7. The publication did not accept that the article breached Clause 1. It said that the article was clear about how the poll had been carried out, reporting that it was a poll of 1,500 drivers conducted by the motoring group. It also said that the Editors’ Code did not include requirements that only certain polling methods are used, provided the poll’s parameters are clearly set out in the article – which was the case in this instance. The publication said that it would be a disproportionate regulatory intervention for IPSO to find that the phrase “poll” could not be used to describe a survey; the terms were often used interchangeably, and many other publications and news coverage used the term in this way – therefore demonstrating that the two terms were widely understood to be interchangeable in a colloquial sense.

8. Addressing the question of whether the article was inaccurate to refer to the views of “drivers” when referring to the poll respondents, the newspaper said that – presumably – nearly all research relied on good faith from respondents, and the assumption that they were answering honestly. For example, it said that it was not aware of polls which required respondents to verify their gender or location.

9. The publication also said that it was clear from the article that the concept of “road registration IDs” had become synonymous with “number plates” in the recent discussions over further requirements for cyclists – as demonstrated by the politician’s comments included in the article. It said that it could not therefore see how this point of complaint could represent a significant inaccuracy in need of correction. It further said that the purpose of polls was to measure public opinion by studying a smaller sample – it therefore did not accept that the article could be said to misrepresent the general public’s support for the proposed measures, where the poll’s findings were accurately reported and its parameters clearly set out.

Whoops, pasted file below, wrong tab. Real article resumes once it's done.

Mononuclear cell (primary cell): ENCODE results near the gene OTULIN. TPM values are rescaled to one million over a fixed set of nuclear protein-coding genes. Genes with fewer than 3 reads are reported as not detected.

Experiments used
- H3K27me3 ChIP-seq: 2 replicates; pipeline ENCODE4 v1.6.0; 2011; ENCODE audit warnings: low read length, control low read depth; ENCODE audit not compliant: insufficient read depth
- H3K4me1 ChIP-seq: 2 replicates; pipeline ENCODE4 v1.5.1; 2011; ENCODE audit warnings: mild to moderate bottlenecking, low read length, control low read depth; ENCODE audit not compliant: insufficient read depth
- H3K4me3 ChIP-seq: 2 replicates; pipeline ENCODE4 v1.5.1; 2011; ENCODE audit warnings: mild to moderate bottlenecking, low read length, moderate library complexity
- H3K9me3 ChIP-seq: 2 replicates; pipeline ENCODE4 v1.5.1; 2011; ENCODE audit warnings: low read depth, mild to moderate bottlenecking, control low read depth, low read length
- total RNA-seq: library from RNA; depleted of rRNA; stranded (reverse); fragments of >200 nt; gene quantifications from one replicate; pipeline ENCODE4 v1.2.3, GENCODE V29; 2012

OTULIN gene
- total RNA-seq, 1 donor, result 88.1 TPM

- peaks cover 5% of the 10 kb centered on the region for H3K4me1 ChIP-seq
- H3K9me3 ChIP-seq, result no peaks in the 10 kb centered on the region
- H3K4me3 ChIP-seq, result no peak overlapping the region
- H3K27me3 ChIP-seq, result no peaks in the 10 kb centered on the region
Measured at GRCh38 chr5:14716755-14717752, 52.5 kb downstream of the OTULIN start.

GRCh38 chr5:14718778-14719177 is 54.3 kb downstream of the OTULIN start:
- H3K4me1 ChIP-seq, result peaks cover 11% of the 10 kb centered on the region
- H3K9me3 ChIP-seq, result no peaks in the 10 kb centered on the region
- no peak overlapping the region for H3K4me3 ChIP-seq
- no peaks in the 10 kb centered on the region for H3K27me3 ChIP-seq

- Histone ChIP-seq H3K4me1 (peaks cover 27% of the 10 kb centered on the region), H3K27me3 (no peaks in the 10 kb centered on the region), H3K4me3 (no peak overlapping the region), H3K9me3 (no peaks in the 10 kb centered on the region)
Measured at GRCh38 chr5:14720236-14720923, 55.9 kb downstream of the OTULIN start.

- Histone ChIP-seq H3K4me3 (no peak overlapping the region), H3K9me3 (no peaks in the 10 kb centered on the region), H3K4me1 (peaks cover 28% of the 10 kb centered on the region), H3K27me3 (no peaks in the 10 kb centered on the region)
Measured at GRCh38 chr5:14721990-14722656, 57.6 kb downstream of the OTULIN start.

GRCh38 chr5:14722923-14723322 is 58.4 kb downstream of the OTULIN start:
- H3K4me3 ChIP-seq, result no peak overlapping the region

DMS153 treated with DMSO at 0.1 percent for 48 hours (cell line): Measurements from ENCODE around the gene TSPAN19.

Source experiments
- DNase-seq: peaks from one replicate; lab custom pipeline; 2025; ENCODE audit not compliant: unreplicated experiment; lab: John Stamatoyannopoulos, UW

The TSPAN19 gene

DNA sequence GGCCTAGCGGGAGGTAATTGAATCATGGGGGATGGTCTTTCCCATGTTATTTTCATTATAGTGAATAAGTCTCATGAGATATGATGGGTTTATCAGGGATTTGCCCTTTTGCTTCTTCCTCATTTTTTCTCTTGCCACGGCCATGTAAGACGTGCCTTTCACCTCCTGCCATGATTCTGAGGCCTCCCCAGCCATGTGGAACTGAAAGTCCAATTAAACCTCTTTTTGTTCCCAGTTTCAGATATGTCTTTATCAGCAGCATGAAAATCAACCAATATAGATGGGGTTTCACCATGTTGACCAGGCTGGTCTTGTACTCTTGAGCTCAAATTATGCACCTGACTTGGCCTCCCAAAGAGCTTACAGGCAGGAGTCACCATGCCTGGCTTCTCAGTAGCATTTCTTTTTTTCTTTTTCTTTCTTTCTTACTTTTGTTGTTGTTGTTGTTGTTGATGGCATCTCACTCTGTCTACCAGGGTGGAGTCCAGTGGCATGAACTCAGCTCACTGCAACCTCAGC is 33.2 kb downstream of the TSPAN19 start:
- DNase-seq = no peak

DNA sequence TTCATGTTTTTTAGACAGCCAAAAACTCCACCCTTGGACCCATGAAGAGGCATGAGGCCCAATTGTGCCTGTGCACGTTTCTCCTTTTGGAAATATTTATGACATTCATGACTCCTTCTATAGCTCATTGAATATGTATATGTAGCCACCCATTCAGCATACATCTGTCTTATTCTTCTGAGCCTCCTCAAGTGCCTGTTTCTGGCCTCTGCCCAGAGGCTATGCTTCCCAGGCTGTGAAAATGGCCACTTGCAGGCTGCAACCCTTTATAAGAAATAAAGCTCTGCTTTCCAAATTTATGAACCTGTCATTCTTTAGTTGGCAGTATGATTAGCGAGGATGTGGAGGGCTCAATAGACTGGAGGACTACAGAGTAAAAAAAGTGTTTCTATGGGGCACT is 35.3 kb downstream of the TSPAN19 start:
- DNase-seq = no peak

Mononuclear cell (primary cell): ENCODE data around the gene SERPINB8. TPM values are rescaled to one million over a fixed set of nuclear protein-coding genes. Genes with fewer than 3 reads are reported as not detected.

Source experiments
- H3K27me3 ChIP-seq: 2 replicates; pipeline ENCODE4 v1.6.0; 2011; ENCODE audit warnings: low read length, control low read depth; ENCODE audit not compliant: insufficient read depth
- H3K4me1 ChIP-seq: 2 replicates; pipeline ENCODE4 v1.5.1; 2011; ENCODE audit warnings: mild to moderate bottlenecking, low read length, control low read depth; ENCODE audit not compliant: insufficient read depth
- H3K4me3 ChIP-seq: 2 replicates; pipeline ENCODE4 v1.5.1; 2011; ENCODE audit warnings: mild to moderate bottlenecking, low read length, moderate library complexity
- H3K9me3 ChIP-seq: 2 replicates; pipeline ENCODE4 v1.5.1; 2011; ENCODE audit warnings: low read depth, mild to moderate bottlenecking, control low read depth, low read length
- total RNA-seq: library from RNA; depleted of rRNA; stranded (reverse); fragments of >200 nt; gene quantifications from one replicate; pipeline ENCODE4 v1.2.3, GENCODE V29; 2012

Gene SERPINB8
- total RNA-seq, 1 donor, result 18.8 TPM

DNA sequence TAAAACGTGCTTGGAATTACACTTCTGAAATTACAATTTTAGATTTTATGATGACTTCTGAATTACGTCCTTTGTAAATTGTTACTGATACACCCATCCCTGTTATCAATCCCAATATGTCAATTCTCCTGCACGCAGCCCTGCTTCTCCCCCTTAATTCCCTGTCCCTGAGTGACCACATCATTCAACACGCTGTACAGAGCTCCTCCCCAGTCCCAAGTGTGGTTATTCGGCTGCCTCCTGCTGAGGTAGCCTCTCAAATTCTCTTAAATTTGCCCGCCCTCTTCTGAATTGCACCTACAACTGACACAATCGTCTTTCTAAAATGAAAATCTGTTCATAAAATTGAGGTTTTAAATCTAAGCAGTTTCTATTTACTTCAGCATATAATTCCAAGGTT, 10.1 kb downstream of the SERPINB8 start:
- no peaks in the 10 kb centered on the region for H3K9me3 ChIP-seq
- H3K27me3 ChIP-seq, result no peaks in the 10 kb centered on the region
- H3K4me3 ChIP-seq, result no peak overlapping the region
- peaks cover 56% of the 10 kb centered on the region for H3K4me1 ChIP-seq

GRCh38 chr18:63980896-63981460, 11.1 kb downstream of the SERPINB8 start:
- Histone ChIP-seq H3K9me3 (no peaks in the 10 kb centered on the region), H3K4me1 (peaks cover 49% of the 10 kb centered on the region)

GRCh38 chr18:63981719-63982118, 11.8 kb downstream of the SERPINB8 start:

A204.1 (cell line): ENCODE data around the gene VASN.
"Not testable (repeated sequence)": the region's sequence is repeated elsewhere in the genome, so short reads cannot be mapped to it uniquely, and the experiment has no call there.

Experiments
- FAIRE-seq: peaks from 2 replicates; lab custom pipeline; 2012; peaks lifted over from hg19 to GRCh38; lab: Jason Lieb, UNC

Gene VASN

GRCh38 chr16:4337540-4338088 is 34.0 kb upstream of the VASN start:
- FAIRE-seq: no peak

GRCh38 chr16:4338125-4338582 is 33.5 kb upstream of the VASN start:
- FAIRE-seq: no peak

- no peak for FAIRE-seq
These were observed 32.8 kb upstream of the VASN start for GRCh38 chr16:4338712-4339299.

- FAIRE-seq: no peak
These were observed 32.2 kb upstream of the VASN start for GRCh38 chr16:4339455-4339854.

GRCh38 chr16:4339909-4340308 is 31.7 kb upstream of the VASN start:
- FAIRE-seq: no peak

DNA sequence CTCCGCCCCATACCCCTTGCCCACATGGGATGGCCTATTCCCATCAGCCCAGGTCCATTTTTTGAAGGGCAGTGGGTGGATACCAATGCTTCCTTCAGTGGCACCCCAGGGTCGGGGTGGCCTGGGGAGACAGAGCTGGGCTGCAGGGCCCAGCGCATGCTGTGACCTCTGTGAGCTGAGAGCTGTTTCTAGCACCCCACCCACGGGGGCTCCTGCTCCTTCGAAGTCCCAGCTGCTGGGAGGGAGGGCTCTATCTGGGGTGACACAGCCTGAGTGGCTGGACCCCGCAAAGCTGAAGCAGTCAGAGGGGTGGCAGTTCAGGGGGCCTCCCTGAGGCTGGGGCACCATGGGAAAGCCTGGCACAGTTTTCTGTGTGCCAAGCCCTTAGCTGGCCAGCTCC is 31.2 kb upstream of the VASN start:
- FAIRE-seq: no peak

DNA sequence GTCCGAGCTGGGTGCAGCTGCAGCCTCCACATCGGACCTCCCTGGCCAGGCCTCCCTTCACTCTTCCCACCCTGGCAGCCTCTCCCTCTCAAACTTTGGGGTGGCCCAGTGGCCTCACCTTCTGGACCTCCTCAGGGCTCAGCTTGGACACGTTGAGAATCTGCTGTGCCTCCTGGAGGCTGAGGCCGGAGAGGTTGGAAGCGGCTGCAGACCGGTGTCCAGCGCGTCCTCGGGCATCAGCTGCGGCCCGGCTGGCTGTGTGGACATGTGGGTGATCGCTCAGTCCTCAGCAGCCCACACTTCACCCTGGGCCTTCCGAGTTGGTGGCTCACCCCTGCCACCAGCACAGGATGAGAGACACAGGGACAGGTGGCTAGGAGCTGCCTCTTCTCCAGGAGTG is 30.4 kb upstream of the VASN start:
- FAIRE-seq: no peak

10. The publication then provided a copy of the original poll findings which it had been sent. This showed that one of the questions put to the poll respondents was as follows:

“Where do you stand on these issues for cyclists: Have Road registration IDs:”

11. The complainant said that, when referring to the motorist group, the article did not state that its supporters were more likely to have seen and responded to the poll. He further said that the publication had not engaged with the question of whether the poll’s “self-selection bias” rendered the article inaccurate. He also said that, regardless of whether road registration IDs were synonymous with number plates, it remained the case that the poll question did not use the word “force” – no one had been asked whether they considered cyclists should be “forced” to have road registration IDs, therefore the use of this word was misleading,

Relevant Code Provisions

Clause 1 (Accuracy)

i) The Press must take care not to publish inaccurate, misleading or distorted information or images, including headlines not supported by the text.

ii) A significant inaccuracy, misleading statement or distortion must be corrected, promptly and with due prominence, and — where appropriate — an apology published. In cases involving IPSO, due prominence should be as required by the regulator.

iii) A fair opportunity to reply to significant inaccuracies should be given, when reasonably called for.

iv) The Press, while free to editorialise and campaign, must distinguish clearly between comment, conjecture and fact.

Findings of the Committee